Shelton ready to set fun tone with Pirates

December 4th, 2019

PITTSBURGH -- Derek Shelton made a promise on Wednesday morning. It had nothing to do with wins and losses, pitching plans or lineup construction. No, the Pirates’ new manager wanted to set the tone about, well, how he’ll set the tone in Pittsburgh’s clubhouse.

“It’s definitely going to be a culture where we have fun,” Shelton said during his introductory press conference at PNC Park. “You’re going to see us laugh. It’s going to be a fun place to be around.”

The last year was not what anyone would call fun for the Pirates, as they went 69-93 while dealing with a handful of critical injuries, at least three fights in the clubhouse and a complete front-office makeover. But Shelton spoke about his new job for the first time with a refreshingly relaxed demeanor, a pleasant attitude and even a few off-the-cuff jokes sprinkled in along the way.

Shelton and general manager Ben Cherington vowed to change the culture in Pittsburgh’s clubhouse, and Wednesday provided some insight into how they’ll go about creating that transformation.

“I think how you develop communication and fun is by building relationships,” Shelton said. “For me to instantly think that I’m going to walk in the clubhouse and, because people have said positive things about me, that everybody is going to trust me and everybody is going to like me, I realize that’s not true. But it’s my job and the job of baseball ops, and especially the coaching staff on a day-to-day basis, that we’re building relationships and we’re building that trust and we’re giving players an opportunity for their voice to be heard.

“One of the things that I’ve probably learned the most is the more you talk to players, the more you build relationships. Not only on a professional level but on a personal level, it’s going to lead to better things. We’re going to start that way.”

In the back of the room stood a 6-foot-5 example of what Shelton hopes to accomplish. Starting pitcher and clubhouse leader traveled to Pittsburgh, accompanied Shelton on his first trip to Primanti Brothers on Tuesday -- “I don’t think I’m going to eat for a week,” Shelton quipped -- then spent the morning of his 27th birthday attending his new manager’s press conference. Shelton has also met with first baseman in person since being hired a week ago, and he has spoken to another dozen players on the phone.

Cherington said the Pirates were seeking three things in their new manager. They wanted someone who could lead “an elite coaching and performance environment at the Major League level,” and Shelton has been a part of similar groups with Cleveland, Tampa Bay, Toronto and Minnesota.

They also sought someone who could function as a partner with the baseball operations staff. Shelton is well-versed in analytics and making them accessible for players, but he poked fun at himself when asked about the role information plays in his decision-making.

“I’m definitely not as smart as Ben,” he said of the Amherst College-educated Cherington. “I went to Southern Illinois.”

Finally, the Pirates were looking for someone who would continue to learn and find new ways to improve. They saw those qualities in Shelton during his ascent from Minor League catcher and manager to Indians assistant hitting coach to Rays hitting coach to Twins bench coach.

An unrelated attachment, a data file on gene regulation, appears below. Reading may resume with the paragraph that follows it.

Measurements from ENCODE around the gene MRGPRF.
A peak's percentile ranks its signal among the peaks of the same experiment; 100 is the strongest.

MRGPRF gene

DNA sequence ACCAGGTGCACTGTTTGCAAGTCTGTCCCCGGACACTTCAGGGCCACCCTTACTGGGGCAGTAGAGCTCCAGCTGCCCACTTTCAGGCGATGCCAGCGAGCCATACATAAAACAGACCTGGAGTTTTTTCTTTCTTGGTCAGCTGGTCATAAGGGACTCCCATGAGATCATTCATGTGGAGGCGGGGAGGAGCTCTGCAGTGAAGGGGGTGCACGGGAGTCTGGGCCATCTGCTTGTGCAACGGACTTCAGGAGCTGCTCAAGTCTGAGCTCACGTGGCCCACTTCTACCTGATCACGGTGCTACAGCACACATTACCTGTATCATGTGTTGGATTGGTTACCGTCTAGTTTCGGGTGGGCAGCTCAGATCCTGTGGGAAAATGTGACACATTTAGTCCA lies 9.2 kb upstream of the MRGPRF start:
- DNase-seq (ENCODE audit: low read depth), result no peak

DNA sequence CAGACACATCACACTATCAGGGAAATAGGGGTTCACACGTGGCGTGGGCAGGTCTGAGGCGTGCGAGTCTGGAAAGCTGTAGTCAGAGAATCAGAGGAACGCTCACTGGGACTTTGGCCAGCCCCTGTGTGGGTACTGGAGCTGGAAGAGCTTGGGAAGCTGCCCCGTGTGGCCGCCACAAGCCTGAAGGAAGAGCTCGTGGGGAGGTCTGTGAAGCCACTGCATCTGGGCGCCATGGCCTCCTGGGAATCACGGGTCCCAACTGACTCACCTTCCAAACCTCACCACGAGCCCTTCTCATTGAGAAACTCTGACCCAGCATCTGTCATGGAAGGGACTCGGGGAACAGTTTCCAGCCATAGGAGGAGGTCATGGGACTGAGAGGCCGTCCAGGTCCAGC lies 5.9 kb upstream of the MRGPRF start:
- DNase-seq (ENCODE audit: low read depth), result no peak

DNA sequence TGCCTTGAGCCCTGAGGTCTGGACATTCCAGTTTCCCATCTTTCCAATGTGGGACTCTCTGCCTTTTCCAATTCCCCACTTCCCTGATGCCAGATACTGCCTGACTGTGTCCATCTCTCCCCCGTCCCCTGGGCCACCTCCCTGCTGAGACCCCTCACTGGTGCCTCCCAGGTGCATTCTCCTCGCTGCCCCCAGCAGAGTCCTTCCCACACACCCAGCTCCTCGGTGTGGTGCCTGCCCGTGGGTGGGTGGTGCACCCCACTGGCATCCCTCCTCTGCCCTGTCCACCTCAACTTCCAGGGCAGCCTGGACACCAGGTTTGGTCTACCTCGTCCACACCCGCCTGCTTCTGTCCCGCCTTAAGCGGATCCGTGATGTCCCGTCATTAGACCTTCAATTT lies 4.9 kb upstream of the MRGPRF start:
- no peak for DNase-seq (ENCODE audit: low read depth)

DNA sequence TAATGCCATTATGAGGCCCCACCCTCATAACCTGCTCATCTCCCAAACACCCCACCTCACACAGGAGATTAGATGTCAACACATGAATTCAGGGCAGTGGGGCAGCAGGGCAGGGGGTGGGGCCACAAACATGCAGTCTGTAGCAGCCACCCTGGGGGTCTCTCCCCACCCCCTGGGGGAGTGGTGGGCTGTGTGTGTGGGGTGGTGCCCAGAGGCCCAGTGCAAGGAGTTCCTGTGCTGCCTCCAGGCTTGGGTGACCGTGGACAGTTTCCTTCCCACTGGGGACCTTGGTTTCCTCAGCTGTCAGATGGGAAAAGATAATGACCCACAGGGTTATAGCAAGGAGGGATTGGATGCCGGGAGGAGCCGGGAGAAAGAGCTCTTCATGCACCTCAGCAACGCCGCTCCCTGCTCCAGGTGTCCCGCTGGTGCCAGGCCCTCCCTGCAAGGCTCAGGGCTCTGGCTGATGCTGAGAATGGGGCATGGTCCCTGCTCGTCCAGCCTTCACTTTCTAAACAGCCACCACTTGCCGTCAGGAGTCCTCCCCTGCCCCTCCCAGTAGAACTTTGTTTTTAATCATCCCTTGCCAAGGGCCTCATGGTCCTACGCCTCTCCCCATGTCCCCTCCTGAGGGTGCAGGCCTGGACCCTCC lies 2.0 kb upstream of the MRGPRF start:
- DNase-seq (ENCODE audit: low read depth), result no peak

“The feedback from players was really, really overwhelming from various different stops that he's been at,” Cherington said. “All kinds of different players who really spoke with conviction about Derek as a coach, as someone who can connect with all kinds of different people and ultimately just cares about helping players get better.”

After saying that, Cherington stood up and helped Shelton put on his new, No. 17 Pirates jersey -- a tradition that “has never gone smoothly for any manager that's ever done it,” Shelton deadpanned.

Nor was this process always smooth. Shelton, who was also up for the Mets’ managerial opening in October, first interviewed with former GM Neal Huntington, a friend dating back to their time with the Indians. Then Huntington was dismissed around the time that chairman Bob Nutting hired new president Travis Williams. It stood out, Shelton said, that Williams immediately called to say Shelton was still a candidate.

Fortunately, Shelton had worked alongside Cherington with the Blue Jays in 2017 and ultimately found himself at the top of the Pirates’ list. But waiting nearly a month for a new GM and another interview was stressful.

“It was probably more difficult for my wife and kids because I probably was not a fun person to be around in the gap while they hired Ben,” Shelton said. “I will say that I have the cleanest garage of any garage in Florida because I’ve cleaned it about 15 times.”

Shelton said all the right things on Wednesday, but nobody had a clear-cut answer about whether the Pirates intend to rebuild their Major League roster under their first-time manager. Shelton said he’ll have a better feel for the club’s competitive timetable in Spring Training, but he again promised the 2020 Pirates will be “a team that’s going to be accountable, a group that’s going to have fun.”

When he left his interview with Nutting and Williams, Shelton said he made it clear he wanted to be a part of what they were building.

“From the moment I sat down with them, you could feel their passion for the organization, their passion for the city, and it really got me excited. It got me excited about wanting to be here,” Shelton said. “In fact, I told them at the end of that interview, ‘This is really exciting. I’m hoping that I’m your guy, because I want to be a part of this. I want to be part of building this forward, and I want to be part of this baseball operations group.’”